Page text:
- Preliminary design of an off-line created wetland treatment area.
- Continuation of the Committee’s Water Quality Monitoring Program.
The Committee wishes to acknowledge the outstanding work done by former Chair Dr. Leonard Hamilton who prepared a white paper on the issues surrounding the Loantaka Brook. His paper formed the basis for the EPA grant.
PENDING GRANT APPLICATIONS
The Committee has two applications pending for funding under the Department of Environmental Protection (DEP) 319(h) program that were submitted in June 2006.
Watershed Based Plan Implementation Project in the Loantaka Brook/Kitchell Pond Watershed – This application continues the Committee’s work on the most impaired stream by providing 200 feet of aquascaping of Kitchell Pond’s shoreline. The second element involves the construction of a bioretention swale along the down gradient edge of the Loantaka Park parking lot where it currently runs directly into the pond untreated and unmanaged.
As part of the application process, both projects have received the support of the member municipalities and counties. The Committee appreciates the encouragement of its member communities and counties.
2007-2008 WORK PLAN
As outlined above, there is substantial work to be accomplished in the current budget year utilizing the funding received from the USEPA. The Committee anticipates that 75% of the work authorized in the grant will be completed during the year with the remainder completed next year.
Assuming the Committee receives funding from DEP for pending grant, work will begin immediately on the design aspect with construction expected sometime in 2009. In recent years, grant notification and awarding of funds has been delayed for a variety of reasons. Therefore, it may be unrealistic to have this project completed by the end of the year.
While the future of the 319(h) program is uncertain given the budgetary constraints in Trenton, the Committee will continue to apply for additional funding during the current fiscal year.
Work will continue on the Water Quality Monitoring Program during the current fiscal year. The Committee recognizes that much of the field equipment needs replacement after years of exposure to the weather. We expect that the US Fish and Wildlife Service will allow a few of the left over Federal dollars to be used to upgrade equipment. In addition, the Committee hopes to find funding through private foundations or State and Federal Grants to address this issue.
The USEPA Grant that is currently covering the cost of the water quality monitoring program will expire in December of 2008. Ten Towns is currently working on a program that may include a cooperative agreement with the Great Swamp Watershed Association and one or more private water companies to fund this activity in the next year.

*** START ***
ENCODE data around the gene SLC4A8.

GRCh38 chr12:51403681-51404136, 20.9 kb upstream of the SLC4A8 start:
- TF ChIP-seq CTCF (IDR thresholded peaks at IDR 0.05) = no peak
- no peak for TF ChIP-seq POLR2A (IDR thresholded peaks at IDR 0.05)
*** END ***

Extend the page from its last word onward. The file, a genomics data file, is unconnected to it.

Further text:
Ten Towns is also planning to host a science forum on the water quality issues that confront the Great Swamp tributaries in late Spring or early Summer 2008. Utilizing the data obtained from the Water Quality Monitoring Program and the stream characterization studies, Ten Towns will enlist the help of its environmental consultant and technical experts from the Great Swamp Watershed Association to educate planning, environmental and interested citizens on the results of the various studies in the watershed.
OFFICERS AND STAFF
At the June 2007 meeting the Nominating Committee recommended, and the full Committee approved the following slate of officers:
At the same meeting in June, the Committee approved the following professional staff:
- Chair – Jan Wotowicz, Morris Township. Jan has served as a member of the Executive Committee for ten years most recently as Vice Chair. He is a member of the Morris Township Committee and has served as Mayor on several occasions.
- Vice Chair – William Hutchinson, Madison. Bill moved to Vice Chairman in 2005 having served as Treasurer for the last several years. He is a licensed professional engineer and is currently the Executive Director/Chief Engineer for the Southeast Morris County Municipal Utilities Authority.
- Treasurer – Terry Thompson, Bernardsville Borough. A long time member of the Ten Towns, her activities include participation in Bernardsville’s Planning Board, Library Board and numerous other civic groups. Most recently Terry co-chaired our Tenth Anniversary Celebration.
- Secretary – Stephen Mountain, Mendham Township. Steve is a career municipal manager who has served as the Mendham Township Administrator for many years. He has served on various county-wide committees and is also active with the Raritan Highlands Compact, a new watershed group formed within the last two years.
Executive Director – Harry G. Gerken
Consulting Environmental Engineer – Princeton Hydro, LLC.
Independent Auditor – Olsen and Thompson, PA
Office Manager – Maureen Sullivan
The Ten Towns Great Swamp Watershed Management Committee maintains an office at 2 Ridgedale Avenue, Suite 200, Cedar Knolls, NJ 07927. The Committee is a registered 501(c) (3) not for profit corporation.
The Committee hosts a comprehensive website that details its activities with links to numerous scientific studies it has conducted since its inception including all water quality data. To visit the website, use tentowns.org.